I am going to mention Quorn quite a bit here but, as will become clear, this is not an endorsement – for a start, I like Linda McCartney sausages as well.
I don’t really eat red meat. I’m not a vegetarian either – I just prefer chicken or fish most of the time. Instead, I am more likely to eat Quorn, now preferring its meat-ish taste to what it is imitating. In fact, when I do eat actual red meat, I do get a bit surprised – “oh, so that’s what they’re copying.”
Choosing not to eat meat is an ethical and lifestyle choice, and so is choosing to eat something that looks like meat, but Quorn was developed not to satisfy this sort of demand – in the 1960s, there was a fear the world would run short on protein-rich food within twenty years.
The British chemical giant ICI had already developed a process named “Pruteen,” where bacterial single cell protein was turned into animal feed, so the head of Rank Hovis MacDougall, J. Arthur Rank, instructed his company’s research laboratory to look into converting starch, left over from bread production, to make a protein for human consumption. (As Rank was also the UK’s biggest film producer at the time, he could also have produced an effective biochemical weapon from the jokes in “Carry On Camping.”)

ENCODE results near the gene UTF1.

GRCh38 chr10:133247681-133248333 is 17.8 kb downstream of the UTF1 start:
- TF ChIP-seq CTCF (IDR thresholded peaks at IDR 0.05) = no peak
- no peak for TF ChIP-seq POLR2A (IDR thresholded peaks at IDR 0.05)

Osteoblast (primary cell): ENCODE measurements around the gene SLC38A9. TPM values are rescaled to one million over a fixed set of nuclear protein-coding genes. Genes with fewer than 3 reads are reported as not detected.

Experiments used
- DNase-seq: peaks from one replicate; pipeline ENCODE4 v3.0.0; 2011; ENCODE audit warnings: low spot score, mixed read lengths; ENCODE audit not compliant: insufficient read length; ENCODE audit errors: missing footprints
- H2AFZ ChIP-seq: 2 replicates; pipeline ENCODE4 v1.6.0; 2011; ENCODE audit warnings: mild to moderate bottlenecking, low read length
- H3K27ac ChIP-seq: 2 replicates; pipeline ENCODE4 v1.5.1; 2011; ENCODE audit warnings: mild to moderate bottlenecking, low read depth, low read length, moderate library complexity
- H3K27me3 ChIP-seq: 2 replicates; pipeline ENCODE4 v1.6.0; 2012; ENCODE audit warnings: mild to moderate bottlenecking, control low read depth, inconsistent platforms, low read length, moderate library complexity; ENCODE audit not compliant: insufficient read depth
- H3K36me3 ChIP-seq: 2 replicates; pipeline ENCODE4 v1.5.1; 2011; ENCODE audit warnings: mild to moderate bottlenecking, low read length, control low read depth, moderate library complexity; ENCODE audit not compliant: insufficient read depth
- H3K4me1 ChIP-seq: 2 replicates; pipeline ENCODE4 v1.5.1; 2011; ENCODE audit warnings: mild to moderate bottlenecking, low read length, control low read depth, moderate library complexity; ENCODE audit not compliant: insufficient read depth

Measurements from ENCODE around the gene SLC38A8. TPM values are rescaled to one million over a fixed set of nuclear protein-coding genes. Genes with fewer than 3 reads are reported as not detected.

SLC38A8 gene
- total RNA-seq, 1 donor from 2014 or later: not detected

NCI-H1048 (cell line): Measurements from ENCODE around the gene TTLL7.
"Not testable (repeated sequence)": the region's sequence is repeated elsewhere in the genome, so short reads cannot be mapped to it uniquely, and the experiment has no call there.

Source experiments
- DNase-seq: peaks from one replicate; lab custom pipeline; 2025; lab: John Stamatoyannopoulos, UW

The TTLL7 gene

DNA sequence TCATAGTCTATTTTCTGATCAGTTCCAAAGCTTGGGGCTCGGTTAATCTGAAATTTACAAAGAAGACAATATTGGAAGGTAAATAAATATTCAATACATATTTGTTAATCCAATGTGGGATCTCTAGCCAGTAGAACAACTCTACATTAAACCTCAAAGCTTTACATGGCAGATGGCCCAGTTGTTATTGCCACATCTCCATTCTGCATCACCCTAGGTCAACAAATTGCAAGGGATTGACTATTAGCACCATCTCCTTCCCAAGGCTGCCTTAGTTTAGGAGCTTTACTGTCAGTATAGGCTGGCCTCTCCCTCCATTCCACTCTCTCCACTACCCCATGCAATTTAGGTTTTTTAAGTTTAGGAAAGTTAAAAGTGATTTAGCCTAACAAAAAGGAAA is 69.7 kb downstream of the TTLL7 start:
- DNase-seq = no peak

Quorn went on sale in 1985, in a joint effort between Rank and ICI, becoming very successful. The carbon footprint produced in Quorn production is eighty per cent less than beef, and free-range eggs are used as a binding agent. For what is a type of fungi, the ingenuity in producing products that taste like meat, in addition to its appearance, cannot be denied. However, I still cannot get over how you can only buy Quorn that is made to look like meat, almost confirming that is the only way people will buy it.
The furthest it has strayed from this is the Quorn “Roast,” or “Family Roast,” a concoction resembling a giant sausage that tastes like it is trying to tap into the collective experience, in its customers, of what a “roast” is, regardless of whether it is turkey, or chicken, or anything else – for that reason, it may be the best product they sell!
I just feel Quorn have missed a trick by using their protein to develop food that, while still tasting like meat, could look however they wish, bringing in even more people based on curiosity. I have had the idea of “Quorn Blue Pyramids” stuck in my head for ages, but while I cannot make that myself, Quorn can have this idea for free. Much like Birds Eye have contorted potatoes into faces, dinosaurs and so on for children, perhaps Quorn could try the same.
Having said all that, I am having fish for dinner today, so I will have to think more about this later.